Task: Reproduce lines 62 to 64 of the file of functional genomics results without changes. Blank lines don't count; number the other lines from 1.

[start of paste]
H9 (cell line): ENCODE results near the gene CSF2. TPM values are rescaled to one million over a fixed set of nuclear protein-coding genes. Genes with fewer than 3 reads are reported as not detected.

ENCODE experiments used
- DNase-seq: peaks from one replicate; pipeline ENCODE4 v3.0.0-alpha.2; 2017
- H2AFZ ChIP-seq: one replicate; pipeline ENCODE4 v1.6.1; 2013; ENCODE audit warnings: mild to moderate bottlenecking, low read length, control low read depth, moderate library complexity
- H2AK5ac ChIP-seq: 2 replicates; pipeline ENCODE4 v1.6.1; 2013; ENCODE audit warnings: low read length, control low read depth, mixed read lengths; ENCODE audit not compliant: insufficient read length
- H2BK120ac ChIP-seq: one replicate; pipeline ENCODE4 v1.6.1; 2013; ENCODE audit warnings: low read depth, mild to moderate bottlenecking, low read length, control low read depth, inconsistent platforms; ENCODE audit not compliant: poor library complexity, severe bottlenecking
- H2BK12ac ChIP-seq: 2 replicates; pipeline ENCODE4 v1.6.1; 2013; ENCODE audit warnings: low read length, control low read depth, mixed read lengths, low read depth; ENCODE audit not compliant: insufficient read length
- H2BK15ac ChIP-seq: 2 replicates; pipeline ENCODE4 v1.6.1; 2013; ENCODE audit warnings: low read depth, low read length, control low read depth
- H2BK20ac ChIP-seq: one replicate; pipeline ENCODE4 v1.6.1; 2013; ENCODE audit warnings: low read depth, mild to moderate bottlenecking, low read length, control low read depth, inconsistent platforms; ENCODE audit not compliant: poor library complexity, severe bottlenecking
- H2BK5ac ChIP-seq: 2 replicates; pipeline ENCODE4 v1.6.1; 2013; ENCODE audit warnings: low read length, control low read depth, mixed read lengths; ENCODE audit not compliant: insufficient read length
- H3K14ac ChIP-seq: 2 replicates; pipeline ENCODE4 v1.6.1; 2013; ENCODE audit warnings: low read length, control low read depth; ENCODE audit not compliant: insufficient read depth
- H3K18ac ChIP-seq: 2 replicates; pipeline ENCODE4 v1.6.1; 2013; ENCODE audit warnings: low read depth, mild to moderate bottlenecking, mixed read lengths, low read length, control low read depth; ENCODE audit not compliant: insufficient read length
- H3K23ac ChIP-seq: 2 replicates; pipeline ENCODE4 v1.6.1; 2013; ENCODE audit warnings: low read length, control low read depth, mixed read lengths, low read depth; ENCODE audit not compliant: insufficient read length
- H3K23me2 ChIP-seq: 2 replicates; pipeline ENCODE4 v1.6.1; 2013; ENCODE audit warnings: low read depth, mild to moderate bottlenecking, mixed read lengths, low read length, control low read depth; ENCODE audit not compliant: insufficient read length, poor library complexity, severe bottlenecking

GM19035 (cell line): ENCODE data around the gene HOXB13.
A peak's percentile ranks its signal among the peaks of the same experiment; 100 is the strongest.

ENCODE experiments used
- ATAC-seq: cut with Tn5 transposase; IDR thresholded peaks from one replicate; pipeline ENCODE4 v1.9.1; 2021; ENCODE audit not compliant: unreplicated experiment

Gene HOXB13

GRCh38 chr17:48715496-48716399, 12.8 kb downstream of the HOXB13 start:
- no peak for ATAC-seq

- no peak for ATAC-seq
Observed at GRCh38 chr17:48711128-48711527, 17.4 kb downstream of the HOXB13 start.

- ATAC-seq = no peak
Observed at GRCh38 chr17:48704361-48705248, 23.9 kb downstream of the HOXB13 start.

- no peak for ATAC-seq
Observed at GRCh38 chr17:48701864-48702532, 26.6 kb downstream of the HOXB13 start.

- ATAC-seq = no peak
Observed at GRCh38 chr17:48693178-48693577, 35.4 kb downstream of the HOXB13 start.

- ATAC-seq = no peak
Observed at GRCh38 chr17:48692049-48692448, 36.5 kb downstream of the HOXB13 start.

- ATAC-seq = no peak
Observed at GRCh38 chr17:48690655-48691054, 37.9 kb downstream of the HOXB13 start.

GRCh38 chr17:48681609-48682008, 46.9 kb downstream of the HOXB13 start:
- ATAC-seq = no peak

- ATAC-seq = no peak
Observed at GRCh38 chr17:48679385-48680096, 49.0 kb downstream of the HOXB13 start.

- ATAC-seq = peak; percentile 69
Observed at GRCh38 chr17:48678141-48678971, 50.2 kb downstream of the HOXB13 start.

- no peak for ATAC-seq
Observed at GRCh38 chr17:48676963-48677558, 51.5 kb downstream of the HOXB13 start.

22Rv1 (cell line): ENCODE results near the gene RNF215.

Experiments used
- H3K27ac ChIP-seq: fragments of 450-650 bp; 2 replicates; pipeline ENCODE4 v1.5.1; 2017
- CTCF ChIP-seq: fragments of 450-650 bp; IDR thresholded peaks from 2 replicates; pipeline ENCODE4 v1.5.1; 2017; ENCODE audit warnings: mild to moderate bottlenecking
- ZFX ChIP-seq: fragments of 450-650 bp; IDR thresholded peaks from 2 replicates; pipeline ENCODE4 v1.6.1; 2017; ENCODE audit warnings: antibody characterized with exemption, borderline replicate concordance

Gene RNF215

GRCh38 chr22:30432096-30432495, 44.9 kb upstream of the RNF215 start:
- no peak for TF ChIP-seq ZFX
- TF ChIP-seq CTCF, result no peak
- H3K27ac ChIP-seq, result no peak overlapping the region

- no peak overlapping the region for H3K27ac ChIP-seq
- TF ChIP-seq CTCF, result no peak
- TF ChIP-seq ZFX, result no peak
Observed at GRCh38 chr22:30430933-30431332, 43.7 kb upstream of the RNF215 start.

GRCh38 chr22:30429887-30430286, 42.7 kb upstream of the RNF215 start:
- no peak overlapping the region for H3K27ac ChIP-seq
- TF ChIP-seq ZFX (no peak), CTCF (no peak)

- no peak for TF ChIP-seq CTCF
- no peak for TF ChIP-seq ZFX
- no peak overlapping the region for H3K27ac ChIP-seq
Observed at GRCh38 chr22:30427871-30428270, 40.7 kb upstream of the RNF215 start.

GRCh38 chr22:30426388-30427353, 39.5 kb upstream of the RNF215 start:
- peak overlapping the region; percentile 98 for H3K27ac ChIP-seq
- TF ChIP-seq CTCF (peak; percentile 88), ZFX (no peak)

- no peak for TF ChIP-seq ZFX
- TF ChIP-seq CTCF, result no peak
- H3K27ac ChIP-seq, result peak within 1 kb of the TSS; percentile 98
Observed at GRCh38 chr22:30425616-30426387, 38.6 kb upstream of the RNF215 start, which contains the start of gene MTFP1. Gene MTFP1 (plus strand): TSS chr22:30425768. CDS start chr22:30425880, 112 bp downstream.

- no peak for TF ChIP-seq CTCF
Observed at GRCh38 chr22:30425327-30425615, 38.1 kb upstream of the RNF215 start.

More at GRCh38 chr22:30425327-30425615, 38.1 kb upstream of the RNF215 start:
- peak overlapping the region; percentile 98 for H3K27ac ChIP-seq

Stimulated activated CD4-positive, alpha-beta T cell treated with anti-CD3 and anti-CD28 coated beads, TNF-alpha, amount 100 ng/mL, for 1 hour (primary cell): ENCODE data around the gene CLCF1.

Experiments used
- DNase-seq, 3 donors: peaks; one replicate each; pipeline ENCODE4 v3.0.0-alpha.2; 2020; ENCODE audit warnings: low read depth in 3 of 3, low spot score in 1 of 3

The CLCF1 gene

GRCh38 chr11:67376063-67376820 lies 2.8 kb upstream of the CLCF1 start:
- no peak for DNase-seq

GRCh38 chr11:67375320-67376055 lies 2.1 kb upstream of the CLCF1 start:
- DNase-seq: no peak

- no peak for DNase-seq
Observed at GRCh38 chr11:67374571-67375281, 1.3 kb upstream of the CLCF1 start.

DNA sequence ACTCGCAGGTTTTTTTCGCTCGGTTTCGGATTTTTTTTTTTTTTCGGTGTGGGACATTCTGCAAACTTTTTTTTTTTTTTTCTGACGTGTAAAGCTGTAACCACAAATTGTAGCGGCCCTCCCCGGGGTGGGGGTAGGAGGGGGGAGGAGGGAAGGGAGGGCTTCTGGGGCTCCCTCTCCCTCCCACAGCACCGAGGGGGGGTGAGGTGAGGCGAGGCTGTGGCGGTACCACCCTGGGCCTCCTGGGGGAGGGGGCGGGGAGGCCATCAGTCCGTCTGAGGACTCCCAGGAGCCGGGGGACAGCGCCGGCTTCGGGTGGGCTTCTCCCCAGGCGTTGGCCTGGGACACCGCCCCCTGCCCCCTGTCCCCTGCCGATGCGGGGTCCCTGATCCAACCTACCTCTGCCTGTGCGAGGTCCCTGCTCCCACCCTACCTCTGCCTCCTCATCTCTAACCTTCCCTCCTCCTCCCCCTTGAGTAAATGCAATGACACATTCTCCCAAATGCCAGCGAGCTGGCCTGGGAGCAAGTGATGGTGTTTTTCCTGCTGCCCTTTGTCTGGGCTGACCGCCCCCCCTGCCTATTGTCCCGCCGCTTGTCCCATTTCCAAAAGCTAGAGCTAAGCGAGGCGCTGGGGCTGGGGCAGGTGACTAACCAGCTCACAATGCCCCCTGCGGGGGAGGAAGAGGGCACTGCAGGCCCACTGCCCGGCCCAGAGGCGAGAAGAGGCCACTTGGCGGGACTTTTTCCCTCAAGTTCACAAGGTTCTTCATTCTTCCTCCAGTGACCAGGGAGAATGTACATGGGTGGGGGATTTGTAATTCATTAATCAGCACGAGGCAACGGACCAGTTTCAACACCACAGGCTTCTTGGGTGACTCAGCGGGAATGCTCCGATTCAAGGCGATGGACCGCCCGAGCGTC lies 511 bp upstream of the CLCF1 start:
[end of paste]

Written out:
Observed at GRCh38 chr22:30427871-30428270, 40.7 kb upstream of the RNF215 start.

GRCh38 chr22:30426388-30427353, 39.5 kb upstream of the RNF215 start:
- peak overlapping the region; percentile 98 for H3K27ac ChIP-seq